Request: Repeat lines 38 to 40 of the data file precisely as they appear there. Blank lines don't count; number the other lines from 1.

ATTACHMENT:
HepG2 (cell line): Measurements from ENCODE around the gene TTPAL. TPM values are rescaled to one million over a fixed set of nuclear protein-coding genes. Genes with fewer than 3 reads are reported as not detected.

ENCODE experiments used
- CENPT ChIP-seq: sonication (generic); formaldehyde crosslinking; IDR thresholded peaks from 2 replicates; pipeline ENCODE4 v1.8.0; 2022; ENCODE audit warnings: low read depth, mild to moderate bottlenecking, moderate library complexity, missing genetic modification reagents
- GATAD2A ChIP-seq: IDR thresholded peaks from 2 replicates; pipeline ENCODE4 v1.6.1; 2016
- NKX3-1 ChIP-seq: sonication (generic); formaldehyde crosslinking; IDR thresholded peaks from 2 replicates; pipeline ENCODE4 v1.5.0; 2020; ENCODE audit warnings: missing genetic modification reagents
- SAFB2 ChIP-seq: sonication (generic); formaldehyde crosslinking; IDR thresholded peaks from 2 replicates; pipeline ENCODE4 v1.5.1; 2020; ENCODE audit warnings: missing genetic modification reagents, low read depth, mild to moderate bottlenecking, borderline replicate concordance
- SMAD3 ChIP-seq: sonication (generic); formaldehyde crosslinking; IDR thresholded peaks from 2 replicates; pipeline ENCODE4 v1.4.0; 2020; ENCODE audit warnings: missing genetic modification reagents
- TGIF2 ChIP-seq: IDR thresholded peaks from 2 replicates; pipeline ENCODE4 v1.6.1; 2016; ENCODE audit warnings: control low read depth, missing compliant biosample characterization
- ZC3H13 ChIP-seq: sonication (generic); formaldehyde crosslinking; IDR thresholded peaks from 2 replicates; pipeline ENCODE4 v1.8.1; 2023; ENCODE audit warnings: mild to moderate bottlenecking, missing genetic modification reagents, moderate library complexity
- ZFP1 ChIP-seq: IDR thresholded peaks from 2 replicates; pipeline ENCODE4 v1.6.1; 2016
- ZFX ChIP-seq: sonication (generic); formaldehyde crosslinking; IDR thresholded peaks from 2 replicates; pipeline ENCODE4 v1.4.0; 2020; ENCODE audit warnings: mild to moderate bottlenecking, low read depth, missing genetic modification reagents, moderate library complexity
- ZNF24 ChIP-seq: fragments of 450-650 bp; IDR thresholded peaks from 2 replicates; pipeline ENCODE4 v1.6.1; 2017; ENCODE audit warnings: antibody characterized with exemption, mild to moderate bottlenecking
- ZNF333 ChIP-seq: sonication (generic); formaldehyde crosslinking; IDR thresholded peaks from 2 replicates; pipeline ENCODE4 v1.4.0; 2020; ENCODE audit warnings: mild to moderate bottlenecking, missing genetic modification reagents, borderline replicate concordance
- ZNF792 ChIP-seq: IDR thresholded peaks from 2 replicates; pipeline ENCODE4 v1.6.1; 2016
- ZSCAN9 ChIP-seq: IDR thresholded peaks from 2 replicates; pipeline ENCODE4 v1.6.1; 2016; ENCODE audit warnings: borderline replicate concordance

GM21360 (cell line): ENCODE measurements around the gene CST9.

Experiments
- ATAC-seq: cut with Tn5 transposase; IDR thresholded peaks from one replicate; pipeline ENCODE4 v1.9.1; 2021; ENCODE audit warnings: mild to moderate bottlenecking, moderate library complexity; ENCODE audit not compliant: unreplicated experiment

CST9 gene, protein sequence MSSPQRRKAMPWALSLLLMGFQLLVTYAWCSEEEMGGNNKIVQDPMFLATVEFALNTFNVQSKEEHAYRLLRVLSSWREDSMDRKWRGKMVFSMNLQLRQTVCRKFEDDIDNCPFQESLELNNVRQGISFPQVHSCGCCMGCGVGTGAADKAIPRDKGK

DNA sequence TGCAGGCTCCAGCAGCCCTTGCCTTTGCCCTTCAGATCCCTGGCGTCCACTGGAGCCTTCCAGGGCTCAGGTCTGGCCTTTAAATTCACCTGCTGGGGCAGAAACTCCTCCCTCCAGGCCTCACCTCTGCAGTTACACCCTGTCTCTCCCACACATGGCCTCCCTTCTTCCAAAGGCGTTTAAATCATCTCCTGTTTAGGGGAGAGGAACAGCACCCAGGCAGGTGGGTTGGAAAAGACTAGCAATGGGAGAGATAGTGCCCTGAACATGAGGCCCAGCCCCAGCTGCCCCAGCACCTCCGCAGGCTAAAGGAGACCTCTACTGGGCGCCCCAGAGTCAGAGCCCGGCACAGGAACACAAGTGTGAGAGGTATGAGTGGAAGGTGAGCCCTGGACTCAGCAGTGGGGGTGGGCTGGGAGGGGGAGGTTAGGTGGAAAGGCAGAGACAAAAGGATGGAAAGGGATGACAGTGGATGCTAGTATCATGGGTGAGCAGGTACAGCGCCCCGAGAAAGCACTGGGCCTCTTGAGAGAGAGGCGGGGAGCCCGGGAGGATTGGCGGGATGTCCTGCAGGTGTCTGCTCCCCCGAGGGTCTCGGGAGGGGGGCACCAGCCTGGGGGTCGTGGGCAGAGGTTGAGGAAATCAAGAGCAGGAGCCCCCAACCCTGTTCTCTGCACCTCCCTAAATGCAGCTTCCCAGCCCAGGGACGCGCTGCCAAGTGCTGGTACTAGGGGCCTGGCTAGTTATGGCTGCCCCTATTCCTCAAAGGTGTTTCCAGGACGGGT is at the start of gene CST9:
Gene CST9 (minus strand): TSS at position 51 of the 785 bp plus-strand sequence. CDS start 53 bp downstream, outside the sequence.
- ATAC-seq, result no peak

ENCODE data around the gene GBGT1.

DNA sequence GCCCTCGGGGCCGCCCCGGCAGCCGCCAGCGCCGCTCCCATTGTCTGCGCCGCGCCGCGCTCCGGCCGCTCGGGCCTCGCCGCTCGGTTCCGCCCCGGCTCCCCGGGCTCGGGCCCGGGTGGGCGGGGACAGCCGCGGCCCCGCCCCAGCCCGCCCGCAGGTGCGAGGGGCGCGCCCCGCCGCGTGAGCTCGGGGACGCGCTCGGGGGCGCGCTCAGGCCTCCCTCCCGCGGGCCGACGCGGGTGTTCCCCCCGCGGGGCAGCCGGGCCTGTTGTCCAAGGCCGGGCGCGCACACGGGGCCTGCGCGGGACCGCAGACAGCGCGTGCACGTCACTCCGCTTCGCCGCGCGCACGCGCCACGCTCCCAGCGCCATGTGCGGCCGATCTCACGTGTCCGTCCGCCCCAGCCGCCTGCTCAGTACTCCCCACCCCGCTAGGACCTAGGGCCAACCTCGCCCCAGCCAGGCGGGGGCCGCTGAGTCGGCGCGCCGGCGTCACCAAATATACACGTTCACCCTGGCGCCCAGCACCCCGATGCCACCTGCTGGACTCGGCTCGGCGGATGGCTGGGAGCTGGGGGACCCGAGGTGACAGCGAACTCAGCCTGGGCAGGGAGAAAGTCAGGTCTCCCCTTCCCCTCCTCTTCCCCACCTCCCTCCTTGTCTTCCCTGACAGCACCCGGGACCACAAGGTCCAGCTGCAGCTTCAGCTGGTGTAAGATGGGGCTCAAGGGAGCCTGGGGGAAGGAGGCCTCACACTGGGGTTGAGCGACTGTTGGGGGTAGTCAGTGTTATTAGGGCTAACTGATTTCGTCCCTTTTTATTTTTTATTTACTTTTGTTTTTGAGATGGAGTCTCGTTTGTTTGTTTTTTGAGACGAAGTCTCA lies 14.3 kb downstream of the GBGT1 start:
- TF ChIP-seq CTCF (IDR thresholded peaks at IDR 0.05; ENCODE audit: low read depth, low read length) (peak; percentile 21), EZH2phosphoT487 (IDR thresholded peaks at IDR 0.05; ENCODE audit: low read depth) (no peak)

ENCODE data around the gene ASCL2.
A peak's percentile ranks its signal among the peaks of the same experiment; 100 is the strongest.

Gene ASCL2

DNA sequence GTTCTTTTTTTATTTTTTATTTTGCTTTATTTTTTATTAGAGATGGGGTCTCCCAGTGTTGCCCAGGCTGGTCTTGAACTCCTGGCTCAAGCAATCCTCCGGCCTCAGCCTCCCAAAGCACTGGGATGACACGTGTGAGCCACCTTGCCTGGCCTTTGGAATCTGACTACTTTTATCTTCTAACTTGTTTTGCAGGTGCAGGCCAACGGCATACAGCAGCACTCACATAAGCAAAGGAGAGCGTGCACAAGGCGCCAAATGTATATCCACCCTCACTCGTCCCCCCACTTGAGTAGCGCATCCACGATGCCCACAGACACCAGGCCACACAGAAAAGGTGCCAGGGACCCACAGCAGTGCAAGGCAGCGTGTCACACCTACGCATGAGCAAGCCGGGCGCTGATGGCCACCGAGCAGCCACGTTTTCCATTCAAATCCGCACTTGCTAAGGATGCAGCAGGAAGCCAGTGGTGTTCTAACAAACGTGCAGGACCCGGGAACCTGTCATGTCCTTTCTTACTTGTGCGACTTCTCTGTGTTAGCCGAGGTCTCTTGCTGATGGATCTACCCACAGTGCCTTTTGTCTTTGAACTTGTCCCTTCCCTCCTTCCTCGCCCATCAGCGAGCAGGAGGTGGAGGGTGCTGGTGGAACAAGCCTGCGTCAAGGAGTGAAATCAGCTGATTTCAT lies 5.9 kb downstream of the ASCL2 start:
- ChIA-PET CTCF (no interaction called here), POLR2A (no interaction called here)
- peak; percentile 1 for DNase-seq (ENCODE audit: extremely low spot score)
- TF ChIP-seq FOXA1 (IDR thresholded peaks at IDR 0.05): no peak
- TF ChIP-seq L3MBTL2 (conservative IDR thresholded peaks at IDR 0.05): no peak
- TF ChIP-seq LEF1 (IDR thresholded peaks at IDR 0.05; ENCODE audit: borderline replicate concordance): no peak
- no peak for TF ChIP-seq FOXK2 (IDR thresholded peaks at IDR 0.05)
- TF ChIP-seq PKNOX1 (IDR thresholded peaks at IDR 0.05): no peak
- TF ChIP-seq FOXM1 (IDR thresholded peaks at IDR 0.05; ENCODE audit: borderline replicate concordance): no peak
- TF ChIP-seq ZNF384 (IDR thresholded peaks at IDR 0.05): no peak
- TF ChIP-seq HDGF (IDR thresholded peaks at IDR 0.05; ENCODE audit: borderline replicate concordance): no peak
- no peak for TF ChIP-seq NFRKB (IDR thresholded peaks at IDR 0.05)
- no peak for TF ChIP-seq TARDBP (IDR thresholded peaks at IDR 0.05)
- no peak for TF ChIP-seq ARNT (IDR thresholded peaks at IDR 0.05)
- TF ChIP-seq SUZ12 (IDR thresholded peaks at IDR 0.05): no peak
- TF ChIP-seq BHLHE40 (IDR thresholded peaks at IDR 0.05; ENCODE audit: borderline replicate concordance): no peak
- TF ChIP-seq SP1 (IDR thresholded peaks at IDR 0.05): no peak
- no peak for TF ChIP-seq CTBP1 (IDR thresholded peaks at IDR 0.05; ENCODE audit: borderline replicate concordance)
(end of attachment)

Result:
- TF ChIP-seq ZNF384 (IDR thresholded peaks at IDR 0.05): no peak
- TF ChIP-seq HDGF (IDR thresholded peaks at IDR 0.05; ENCODE audit: borderline replicate concordance): no peak
- no peak for TF ChIP-seq NFRKB (IDR thresholded peaks at IDR 0.05)